Astronomers have zeroed in on the 11,000 foot high ice mountains, which, NASA scientists said, are likely made of a combination of ice and frozen methane and nitrogen.

The show stopper in these early images, however, was the lack of something many of them were sure would be there: impact craters. These craters are like the ones that riddle the surface of Earth’s moon and that have also affected the geology of our planet.

New Horizons captured this stunning image, on July 13, of one of Pluto’s most dominant features, the “heart.” It’s estimated to be 1,000 miles across at its widest point and rests just above the equator. The heart’s diameter is about the same distance as from Denver to Chicago. Courtesy of NASA/APL/SwRI
New Horizons captured this stunning image, on July 13, of one of Pluto’s most dominant features, the “heart.” It’s estimated to be 1,000 miles across at its widest point and rests just above the equator. The heart’s diameter is about the same distance as from Denver to Chicago. Courtesy of NASA/APL/SwRI

“Some process has been resurfacing this planet, to smooth it out and get rid of whatever craters it should have,” said Deanne Rogers, an assistant professor in the Department of Geosciences at Stony Brook. “That was a real surprise for me.”

At this point, any explanation of the process that might melt and smooth out the surface of a planet that takes 248 years to orbit the sun is speculation, Rogers added.

One such possibility is the presence of radioactive elements, researchers said.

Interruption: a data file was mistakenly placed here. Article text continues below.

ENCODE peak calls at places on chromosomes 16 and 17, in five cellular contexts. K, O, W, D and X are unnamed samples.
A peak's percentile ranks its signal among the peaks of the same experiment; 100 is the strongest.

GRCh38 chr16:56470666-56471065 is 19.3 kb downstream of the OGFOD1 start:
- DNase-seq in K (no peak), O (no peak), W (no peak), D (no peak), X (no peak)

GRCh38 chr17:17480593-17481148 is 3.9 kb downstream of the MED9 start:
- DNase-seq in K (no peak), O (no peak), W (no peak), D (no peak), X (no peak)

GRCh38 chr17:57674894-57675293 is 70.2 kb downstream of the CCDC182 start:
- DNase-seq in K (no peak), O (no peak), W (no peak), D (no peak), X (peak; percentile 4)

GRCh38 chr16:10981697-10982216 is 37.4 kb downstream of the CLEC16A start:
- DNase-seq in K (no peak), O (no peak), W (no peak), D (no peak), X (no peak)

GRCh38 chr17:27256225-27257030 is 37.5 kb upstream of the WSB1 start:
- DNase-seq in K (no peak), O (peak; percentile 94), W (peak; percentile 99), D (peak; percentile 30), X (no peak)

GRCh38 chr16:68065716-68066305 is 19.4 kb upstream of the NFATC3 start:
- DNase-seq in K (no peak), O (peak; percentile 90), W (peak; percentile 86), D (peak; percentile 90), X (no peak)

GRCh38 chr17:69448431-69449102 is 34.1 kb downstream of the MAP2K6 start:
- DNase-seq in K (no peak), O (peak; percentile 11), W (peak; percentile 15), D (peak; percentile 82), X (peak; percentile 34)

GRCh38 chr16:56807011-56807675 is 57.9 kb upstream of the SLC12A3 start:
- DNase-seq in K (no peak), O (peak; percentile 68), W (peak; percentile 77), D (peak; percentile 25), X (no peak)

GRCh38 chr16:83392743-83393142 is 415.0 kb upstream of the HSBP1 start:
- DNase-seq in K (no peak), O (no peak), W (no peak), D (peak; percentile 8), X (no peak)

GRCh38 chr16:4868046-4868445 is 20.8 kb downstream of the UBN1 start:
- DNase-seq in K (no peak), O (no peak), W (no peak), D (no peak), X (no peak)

Calder, who is an associate professor in the Department of Physics and Astronomy at Stony Brook, said he, too, is “intrigued by what seems to be the smooth surface of the planet. That implies an active geology.”

Calder’s research is in the field of star explosions. He said the images and information from Pluto wouldn’t impact his work too directly, unless scientists were able to show an interesting ratio of unexpected isotopes.

Calder said he’s looking forward to watching the textbooks change and seeing an alteration in the curriculum of classes on the solar system in light of the new images from the New Horizons satellite that are returning at such a slow pace that it will take 16 months for NASA to collect them all.

The active geology of this distant dwarf planet suggests that “even a small cold body that far out has activity on it,” Calder said.

For Tarr, a senior science writer at Cold Spring Harbor Laboratory, his interest in the planets date back to his teens. Traveling aboard a boat toward Africa to observe a solar eclipse, Tarr rubbed elbows with author Isaac Asimov, astronaut Armstrong, thousands of others interested in astronomy and fellow teenager Neil deGrasse Tyson, who would become an astrophysicist, author and director of the Hayden Planetarium.

For Tarr, some of the heroes of the Pluto images are the scientists who figured out, more than a decade ago, how to plot a course from Earth that would take the New Horizons spacecraft within 7,800 miles of Pluto.

“The calculation that goes into the launch is an incredible achievement,” Tarr said.

For Walter, part of the excitement of seeing these images comes from interpreting and understanding the unexpected parts of the picture.

“If you anticipated everything, you’d be doing the wrong thing,” Walter said. “Now that they’ve got these images” some of the old ideas will get “tossed out, and they’ll bring in something new” to explain the lack of craters, he added.